When we were kings: glorious win undimmed by time
This star-studded England side meant to avoid the stigma of losing for the first time in 17 meetings, but the Irish outfit had other ideas
As confidence grew, so the visiting defence came under concerted pressure for the first time in the game. Whelan had a shot smothered by Armfield and then, as the screw turned, came an equaliser that rocked the stadium.
Moore’s headed clearance following O’Connell’s corner kick travelled only as far as Bailham lurking just outside the penalty area and the shot flew into the top corner of the net.
Suddenly the game was transformed. A 30-yard free from Roberts crashed against the underside of the crossbar, only for Whelan to head the rebound into the arms of Waiters.
Fitzgerald and Mooney combined to throw the visiting defence into something approaching panic with a swift break down the right soon afterwards and then, for the second time in the game, Dalymount erupted with just 11 minutes left.
Fullam tapped an indirect free to Bailham and when the latter’s pass arrived at Whelan’s feet just yards out, the finish was inch perfect. After his long periods of inactivity in the opening half, Waiters found himself retrieving the ball from his net for a second time and as the scorer raced to accept the acclaim of the masses, history was in the making.
True, it required another agile save by Darcy to prevent Hunt snatching an equaliser as the crowd held its collective breath in the dying minutes, but with Pip Meighan in no mood to stretch their nerves to breaking point in added time, the end came just in time to provoke some of the most remarkable celebrations witnessed in the old stadium for years.
The unsung heroes of the League of Ireland were at last able to claim a victory over the English aristocrats.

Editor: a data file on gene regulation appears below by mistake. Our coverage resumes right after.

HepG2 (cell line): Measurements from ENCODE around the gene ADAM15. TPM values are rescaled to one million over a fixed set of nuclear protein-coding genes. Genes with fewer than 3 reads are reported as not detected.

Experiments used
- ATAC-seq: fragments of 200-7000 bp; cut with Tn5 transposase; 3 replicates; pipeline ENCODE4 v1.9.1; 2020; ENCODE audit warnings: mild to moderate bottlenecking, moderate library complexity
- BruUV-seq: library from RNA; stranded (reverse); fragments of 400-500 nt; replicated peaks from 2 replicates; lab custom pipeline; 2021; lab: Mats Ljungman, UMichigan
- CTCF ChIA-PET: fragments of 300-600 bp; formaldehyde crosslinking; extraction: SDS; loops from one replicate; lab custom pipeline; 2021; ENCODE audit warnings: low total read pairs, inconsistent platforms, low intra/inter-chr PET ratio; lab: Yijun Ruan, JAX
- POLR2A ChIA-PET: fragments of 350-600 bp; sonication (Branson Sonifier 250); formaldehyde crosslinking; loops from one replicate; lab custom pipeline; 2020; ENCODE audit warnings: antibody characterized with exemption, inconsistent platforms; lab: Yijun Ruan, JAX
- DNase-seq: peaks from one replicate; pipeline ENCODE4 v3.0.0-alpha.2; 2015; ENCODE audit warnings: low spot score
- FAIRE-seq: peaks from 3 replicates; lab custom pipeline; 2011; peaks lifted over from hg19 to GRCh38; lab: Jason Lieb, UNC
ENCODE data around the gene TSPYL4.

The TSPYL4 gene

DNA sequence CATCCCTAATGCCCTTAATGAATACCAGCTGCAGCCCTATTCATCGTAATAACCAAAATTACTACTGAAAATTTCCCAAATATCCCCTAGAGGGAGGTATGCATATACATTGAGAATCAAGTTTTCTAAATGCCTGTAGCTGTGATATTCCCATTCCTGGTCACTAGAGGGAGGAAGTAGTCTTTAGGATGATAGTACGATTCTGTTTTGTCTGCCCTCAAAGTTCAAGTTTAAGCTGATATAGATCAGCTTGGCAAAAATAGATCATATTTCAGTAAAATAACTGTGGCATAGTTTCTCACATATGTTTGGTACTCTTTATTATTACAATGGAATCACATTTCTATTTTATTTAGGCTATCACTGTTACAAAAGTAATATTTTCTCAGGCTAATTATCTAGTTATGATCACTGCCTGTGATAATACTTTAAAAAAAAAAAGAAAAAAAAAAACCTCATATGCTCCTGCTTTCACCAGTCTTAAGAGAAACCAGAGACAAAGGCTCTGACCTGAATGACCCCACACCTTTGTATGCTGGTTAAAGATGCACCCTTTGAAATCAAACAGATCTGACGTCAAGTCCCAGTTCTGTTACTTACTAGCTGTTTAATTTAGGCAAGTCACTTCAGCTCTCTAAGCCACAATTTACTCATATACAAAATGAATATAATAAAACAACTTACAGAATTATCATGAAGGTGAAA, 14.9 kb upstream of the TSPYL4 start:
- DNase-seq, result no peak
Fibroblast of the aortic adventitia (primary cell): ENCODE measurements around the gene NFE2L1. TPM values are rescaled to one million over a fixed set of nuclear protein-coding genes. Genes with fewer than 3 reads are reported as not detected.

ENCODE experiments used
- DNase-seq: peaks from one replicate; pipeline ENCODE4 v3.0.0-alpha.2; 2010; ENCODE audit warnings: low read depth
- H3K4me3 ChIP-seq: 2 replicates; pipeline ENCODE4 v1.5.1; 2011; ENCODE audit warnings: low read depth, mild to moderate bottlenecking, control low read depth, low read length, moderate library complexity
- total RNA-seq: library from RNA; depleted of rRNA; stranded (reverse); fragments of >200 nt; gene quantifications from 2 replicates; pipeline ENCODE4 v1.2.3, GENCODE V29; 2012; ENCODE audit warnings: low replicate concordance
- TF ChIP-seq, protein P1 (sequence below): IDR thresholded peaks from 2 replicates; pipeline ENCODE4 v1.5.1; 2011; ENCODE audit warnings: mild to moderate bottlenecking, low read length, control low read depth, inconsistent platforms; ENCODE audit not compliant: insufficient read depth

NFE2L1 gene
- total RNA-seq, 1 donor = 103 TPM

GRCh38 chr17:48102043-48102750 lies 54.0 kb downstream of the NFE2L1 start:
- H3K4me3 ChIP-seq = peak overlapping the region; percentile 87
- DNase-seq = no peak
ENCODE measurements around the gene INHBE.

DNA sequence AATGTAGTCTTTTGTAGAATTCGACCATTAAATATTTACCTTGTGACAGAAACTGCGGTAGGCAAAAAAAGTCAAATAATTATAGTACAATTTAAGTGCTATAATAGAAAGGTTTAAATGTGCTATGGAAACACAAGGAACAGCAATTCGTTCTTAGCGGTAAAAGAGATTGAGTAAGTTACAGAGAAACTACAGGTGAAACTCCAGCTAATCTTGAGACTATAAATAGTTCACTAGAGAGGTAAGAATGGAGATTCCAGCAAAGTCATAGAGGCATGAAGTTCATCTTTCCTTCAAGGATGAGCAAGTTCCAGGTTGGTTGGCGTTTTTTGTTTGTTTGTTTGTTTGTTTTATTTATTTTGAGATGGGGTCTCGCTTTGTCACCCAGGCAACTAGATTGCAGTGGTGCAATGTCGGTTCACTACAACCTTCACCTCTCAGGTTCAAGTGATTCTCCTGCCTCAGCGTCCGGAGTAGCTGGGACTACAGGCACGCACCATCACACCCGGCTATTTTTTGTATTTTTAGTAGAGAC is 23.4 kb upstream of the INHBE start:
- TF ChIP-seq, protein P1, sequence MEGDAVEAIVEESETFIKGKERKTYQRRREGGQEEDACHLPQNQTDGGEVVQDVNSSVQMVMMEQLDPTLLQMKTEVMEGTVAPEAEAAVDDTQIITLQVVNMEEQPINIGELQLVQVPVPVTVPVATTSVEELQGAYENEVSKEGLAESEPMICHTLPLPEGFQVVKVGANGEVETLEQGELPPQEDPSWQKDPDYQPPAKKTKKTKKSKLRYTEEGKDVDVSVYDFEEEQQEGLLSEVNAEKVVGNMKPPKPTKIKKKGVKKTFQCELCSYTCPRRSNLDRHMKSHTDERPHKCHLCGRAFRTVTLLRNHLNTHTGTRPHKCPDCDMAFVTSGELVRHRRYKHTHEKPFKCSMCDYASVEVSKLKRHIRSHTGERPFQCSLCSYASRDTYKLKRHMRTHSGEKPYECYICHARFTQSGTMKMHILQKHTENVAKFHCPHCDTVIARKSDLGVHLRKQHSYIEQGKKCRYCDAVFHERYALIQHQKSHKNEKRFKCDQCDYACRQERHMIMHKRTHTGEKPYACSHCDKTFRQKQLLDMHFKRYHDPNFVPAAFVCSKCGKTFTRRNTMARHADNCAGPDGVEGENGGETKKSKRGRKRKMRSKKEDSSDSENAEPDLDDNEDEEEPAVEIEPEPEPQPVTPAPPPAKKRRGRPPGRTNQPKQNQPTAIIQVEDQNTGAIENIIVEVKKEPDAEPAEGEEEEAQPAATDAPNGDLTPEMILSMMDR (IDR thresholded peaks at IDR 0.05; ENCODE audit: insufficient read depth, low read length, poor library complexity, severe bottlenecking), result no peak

By the time the Dalymount game ended, even the man responsible for arranging the work roster in the Unidare factory had probably grown to appreciate the significance of it all. The morning after the game, the papers were full of praise for the Irish victory and the manner in which Whelan had recovered from his earlier gaffe to secure the historic win.
With his name splashed across the headlines, he was now viewed as one of the country’s favourite sons. And when he reported for work the following evening to be told the departmental manager wanted to see him, his mates were teasing him about the likelihood of receiving a bonus or even a promotion for the media profile he had earned for his employers.
Imagine his surprise then, when the man brandishing the sports pages of the Irish Press on the other side of the desk informed him that he did not, in fact, have permission to play in the game and if he absented himself from work in similar circumstances in the future, he would be dismissed on the spot. There are indeed times in life when one just cannot win!
From the Press Box: 70 Years of Great Moments in Irish Sport, by Peter Byrne, released in early November by Liberties Press, €17.99